I do not doubt for a moment the conscientiousness of the new President or of Baroness Ashton, but in the nominations to those posts we in the United Kingdom did ourselves no service by adopting a partisan approach. When it comes to foreign affairs, it respectfully seems to me that Lord Patten or Lord Ashdown would have made extremely effective contributors to the role envisaged for the foreign policy supremo.

Such is the nature of these new positions that it is the impact of the first incumbent that will determine the nature of the positions. All the more reason, therefore, for ensuring that those who occupy them bring to the task a wealth of experience and a degree of credibility in an area that is notoriously complicated.

I suppose that one advantage of the ratification of the treaty, Mr. Deputy Speaker-an advantage which you, I think, will share-is that we will no longer have to put up with those arid and unproductive debates on the Lisbon treaty, about which the right hon. and learned Member for Devizes (Mr. Ancram) confessed publicly that he made the same speech on three occasions. All he did was shift paragraphs around. Notwithstanding that, those debates were a feature of foreign policy discussion in the House for a very long time.

Europe should concentrate on trade issues, both internal and external. It is the strength of the European Union which allows us not to be browbeaten by the United States, or increasingly to be liable to be browbeaten by China or India, the emerging economies. There is one area where, sadly, Europe has so far lacked a capability of creating the integrated policy that would be important-on the issue of energy supply, and in particular how we deal with Russia.

Europe should be integrated on the issue of immigration. Europe should be much closer together on issues such as cross-border crime, including trafficking and narcotics. On the vexed issue of climate change to be discussed next month at Copenhagen, there is clearly an opportunity for a far greater degree of contribution by Europe not only to the debate, but to the measures necessary to bring about a reduction in CO2 emissions.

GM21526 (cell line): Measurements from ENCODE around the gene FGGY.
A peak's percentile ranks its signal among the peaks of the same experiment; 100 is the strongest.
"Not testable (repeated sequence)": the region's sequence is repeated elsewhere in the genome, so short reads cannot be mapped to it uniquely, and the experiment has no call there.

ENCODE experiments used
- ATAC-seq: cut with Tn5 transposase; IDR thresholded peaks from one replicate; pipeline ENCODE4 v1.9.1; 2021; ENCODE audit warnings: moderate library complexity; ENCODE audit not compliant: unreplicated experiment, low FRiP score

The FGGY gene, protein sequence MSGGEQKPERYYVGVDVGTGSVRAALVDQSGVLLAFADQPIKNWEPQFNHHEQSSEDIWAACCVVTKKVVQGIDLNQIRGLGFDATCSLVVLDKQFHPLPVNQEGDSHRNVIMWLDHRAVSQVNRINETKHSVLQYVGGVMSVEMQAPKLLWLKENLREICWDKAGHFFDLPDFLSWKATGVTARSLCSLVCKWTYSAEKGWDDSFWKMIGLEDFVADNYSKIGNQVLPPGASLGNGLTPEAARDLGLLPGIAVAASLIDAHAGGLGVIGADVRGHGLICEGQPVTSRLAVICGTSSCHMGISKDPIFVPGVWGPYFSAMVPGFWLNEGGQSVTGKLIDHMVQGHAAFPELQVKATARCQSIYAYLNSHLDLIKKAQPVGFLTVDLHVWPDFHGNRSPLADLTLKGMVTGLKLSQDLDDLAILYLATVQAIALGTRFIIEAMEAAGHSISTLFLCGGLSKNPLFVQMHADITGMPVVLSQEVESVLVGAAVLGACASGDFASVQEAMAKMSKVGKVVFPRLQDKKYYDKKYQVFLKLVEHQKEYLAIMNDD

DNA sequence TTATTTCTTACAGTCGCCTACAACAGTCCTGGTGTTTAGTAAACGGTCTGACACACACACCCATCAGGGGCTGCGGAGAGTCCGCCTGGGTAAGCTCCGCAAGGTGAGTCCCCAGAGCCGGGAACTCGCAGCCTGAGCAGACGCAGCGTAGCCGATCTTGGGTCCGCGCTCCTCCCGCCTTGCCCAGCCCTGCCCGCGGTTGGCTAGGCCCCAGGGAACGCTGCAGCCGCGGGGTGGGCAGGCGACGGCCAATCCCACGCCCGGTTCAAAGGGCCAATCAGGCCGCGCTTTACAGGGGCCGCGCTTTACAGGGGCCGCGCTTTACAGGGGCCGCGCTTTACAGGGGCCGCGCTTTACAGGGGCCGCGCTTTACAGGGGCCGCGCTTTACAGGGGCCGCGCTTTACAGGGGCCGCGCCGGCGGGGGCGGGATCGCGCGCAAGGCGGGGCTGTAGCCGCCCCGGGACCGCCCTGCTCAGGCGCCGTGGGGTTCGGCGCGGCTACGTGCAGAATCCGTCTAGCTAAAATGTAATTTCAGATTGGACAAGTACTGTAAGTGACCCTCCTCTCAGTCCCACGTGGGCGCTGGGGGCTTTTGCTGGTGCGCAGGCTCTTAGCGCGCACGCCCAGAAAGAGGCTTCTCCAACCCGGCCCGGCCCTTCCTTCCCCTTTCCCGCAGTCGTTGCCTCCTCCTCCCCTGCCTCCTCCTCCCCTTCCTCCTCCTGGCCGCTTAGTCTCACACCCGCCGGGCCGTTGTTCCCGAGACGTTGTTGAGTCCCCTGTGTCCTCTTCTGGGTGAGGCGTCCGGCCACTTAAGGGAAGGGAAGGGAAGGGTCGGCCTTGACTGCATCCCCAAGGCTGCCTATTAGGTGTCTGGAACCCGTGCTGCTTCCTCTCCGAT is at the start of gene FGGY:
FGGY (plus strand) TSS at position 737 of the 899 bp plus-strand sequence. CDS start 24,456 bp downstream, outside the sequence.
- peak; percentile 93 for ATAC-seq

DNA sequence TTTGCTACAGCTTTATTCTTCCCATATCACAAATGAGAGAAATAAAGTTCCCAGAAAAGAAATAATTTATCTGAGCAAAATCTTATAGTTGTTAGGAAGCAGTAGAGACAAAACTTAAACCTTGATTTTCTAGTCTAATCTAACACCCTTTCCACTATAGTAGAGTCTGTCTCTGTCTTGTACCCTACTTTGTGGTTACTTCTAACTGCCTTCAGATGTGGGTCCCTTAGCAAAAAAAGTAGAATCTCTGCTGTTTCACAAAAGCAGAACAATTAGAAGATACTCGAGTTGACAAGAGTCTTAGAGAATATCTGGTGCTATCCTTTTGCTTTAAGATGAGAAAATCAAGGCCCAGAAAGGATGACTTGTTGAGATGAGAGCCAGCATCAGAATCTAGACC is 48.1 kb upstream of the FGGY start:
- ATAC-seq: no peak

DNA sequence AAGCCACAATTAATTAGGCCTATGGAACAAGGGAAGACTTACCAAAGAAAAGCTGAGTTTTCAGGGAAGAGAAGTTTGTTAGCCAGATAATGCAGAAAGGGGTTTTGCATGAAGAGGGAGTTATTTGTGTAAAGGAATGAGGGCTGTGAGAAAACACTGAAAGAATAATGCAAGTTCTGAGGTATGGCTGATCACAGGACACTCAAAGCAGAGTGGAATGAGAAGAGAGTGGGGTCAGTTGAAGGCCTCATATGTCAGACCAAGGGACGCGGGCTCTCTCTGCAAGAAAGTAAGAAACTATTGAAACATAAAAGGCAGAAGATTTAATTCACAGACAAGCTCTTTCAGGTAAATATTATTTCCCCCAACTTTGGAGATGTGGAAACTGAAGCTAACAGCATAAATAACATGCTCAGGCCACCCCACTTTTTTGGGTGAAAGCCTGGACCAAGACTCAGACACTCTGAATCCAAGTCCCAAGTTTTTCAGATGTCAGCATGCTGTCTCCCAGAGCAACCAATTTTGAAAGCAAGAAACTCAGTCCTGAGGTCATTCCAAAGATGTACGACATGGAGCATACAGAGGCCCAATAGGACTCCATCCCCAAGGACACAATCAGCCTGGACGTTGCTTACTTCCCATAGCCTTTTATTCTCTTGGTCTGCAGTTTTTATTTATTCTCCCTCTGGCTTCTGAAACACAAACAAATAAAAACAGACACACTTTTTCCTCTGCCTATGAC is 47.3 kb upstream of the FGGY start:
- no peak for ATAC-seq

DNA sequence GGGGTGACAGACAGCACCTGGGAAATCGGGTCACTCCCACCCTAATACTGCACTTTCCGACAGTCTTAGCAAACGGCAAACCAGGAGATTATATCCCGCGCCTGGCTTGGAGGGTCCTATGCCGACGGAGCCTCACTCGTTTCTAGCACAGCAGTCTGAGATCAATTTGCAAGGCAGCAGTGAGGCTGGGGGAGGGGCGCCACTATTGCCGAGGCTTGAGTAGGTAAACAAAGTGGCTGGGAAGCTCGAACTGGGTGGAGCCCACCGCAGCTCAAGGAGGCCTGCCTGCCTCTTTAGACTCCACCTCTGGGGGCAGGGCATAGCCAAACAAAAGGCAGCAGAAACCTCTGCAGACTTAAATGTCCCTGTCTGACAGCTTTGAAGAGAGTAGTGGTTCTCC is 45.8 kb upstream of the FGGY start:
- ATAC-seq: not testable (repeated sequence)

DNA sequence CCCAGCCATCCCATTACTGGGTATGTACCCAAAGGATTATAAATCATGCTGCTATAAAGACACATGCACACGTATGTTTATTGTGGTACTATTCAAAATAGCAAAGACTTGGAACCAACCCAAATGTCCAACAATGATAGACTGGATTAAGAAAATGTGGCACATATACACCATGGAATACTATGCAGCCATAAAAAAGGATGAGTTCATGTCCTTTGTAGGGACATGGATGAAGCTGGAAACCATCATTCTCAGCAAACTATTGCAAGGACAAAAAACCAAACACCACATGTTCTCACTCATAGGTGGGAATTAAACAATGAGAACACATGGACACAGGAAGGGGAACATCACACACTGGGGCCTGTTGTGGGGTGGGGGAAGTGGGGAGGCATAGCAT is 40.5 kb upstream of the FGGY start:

Europe can be effective only if there is a proper emphasis on the two principles of proportionality and subsidiarity. These principles are enshrined in European treaties, but they have not had the attention or been given the impetus they deserve, and which is all the more necessary the larger the European Union becomes. A European Union of 27 should have proportionality and subsidiarity at its masthead. I hope the Government will take initiatives on this issue in the time still available to them.

Another priority is European defence co-operation. The principles are well known-force specialisation, interoperability and common procurement. Until now there has been a lack of political will, but we are soon to face financial compulsion. In the decisions made by the Government who take office next year, it is perfectly clear that there can be no so-called sacred cows. It is clear that defence may well be an area from which a Government, whatever their colour, will want to make
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savings. All parties are now committed to a defence review, but that review may have considerable long-term implications for the financing of defence.